It frequently happens moreover – and this is one of the charms of photography – that the operator himself discovers on examination, perhaps long afterwards, that he has depicted many things he had no notion of at the time.
-William Henry Fox Talbot, ‘The Pencil of Nature‘, 1844
Until two weeks ago I had never heard of William Henry Fox Talbot. But as a fan of picture taking, from the humble smartphone selfie to the supped-up DSLR snap, I owe him my thanks.
A Sunday trip to the Science Museum placed me face to portrait with one of the forefathers of modern day photography.
Born to well-off parents in 1800, young William took a great interest in science and formed a lifelong love affair with his ancestral home, Lacock Abbey in Wiltshire. A year after his birth his father died leading the family to move away though William managed to return in 1827. He lived out the rest of his days there and it became a place to inspire and experiment until his death in 1877.
If Talbot was an artist then he was one of a particular kind whose values were infused with his wide-ranging interests in mathematics, philology, antiquity and botany.
Talbot enjoyed a relatively privileged upbringing which saw him benefit from a first class education, culminating in a degree from the University of Cambridge. While he dabbled in art in its more traditional sense his true passion was in preservation – that is to say, capturing the beauty one beholds with the eye and distilling it for the pleasure of their recollection at a later date.
He is perhaps most famous for a process he developed called ‘calotype‘, named from the Greek ‘kalos‘, meaning ‘beautiful’ and ‘tupos‘ meaning ‘impression’. Before the discovery of the calotype process an image could be made on paper but the process of first capturing it would take such a long time that there was no chance of spontaneity in the end result because the only way to capture it clearly would be if the subject were entirely still. By using the calotype method, Talbot discovered it was possible to reduce the time it took to take a picture to a few minutes so long as the subject of the image was pictured in bright sunlight.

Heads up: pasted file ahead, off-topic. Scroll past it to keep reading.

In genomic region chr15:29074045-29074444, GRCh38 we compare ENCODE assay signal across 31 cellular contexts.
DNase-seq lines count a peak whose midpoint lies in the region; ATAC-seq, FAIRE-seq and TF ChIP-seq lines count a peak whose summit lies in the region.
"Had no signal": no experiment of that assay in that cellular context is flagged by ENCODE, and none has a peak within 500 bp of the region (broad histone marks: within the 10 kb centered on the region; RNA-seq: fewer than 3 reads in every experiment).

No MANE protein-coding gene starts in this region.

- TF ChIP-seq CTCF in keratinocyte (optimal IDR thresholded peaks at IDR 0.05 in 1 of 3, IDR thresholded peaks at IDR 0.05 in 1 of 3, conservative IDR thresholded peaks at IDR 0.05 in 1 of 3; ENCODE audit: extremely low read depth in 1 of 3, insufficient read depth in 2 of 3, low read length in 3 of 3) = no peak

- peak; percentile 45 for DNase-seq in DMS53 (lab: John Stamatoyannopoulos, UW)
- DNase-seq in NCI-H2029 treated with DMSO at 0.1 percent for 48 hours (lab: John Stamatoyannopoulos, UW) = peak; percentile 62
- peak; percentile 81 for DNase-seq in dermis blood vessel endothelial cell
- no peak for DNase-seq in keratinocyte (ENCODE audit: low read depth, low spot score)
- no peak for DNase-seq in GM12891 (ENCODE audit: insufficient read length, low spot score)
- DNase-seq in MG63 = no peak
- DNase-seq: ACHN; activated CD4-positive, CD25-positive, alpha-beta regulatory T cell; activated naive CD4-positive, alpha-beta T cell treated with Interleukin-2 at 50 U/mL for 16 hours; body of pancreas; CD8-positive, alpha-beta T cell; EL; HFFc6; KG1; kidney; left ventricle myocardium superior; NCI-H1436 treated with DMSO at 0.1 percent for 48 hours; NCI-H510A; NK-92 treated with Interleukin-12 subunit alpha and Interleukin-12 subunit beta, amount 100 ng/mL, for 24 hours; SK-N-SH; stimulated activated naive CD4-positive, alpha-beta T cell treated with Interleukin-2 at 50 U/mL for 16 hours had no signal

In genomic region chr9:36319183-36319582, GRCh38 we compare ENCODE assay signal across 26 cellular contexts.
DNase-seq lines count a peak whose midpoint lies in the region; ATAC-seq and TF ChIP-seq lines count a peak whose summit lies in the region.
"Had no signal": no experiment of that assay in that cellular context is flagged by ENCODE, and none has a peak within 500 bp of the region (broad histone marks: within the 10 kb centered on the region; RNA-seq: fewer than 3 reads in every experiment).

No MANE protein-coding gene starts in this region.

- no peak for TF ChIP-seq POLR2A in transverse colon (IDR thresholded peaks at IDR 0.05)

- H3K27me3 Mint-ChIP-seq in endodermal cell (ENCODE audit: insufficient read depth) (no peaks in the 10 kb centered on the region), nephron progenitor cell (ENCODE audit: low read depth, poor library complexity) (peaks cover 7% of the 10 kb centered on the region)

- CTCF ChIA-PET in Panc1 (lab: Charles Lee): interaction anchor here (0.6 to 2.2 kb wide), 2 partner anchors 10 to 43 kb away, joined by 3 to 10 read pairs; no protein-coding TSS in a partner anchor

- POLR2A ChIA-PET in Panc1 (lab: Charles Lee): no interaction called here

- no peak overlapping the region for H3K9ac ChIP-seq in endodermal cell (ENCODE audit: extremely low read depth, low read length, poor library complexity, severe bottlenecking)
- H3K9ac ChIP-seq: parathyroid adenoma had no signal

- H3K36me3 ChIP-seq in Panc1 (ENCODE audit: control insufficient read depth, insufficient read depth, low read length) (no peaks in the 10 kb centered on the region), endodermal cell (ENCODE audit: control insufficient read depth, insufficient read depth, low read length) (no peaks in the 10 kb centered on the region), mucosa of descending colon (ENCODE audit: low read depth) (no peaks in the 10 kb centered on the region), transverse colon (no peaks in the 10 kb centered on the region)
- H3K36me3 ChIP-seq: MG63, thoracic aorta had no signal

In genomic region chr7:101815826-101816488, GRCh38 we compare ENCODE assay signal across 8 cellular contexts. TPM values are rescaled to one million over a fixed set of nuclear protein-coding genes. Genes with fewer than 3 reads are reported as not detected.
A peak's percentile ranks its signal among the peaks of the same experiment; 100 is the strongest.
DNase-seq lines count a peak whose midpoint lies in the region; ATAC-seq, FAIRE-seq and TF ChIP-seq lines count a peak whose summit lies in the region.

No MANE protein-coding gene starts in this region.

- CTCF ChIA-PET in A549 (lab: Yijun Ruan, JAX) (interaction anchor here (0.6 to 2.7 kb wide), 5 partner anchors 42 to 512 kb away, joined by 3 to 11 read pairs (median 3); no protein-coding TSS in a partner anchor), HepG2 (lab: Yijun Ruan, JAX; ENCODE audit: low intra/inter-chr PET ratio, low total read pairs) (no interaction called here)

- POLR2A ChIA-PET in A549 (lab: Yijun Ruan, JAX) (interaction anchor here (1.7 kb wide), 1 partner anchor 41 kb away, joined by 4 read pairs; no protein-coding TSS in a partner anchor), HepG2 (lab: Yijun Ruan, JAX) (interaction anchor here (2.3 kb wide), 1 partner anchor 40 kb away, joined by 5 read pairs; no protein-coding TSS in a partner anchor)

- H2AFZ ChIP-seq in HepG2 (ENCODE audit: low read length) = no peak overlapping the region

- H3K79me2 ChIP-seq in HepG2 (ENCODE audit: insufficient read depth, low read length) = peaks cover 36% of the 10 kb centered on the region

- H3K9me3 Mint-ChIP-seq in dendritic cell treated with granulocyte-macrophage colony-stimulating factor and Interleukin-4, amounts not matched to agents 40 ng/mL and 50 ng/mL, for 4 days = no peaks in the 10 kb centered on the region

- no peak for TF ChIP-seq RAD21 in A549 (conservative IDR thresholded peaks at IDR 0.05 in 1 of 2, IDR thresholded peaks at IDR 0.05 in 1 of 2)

The exhibition has undoubtedly been lovingly curated. However, if it’s beautifully framed portraiture you’re after you won’t find it here. This exhibition highlights photography in its crude, early forms yet it is here in which Talbot’s passion lies. Most of his images are scientific experiments – the results indicate he wasn’t necessarily interested in setting a particular theme to carry through his life’s work. It seems that his main aim was to replicate what he saw in front of him as closely as possible in a permanent form he could look back on. In each new image he sought to improve upon its predecessor.
While I did enjoy this exhibition I didn’t really feel I was able to connect with many of the pieces. The only consistency I could find in Talbot’s work was his love for architecture and the great outdoors – the windows and architecture of Lacock Abbey feature heavily throughout the exhibition and it’s certainly impressive to see how images were painstakingly preserved in the 19th Century. I found it quite humbling to think that thanks to Talbot and his contemporaries’ scientific approach to photography we are able to capture images whenever and wherever we want with minimal effort and zero development.
If you’re a photography fan I’d recommend checking this exhibition out. As you’d imagine, the images are extremely fragile so no photography is permitted inside the exhibition. It’s running from now until 11th September and tickets are available here.
Until next time,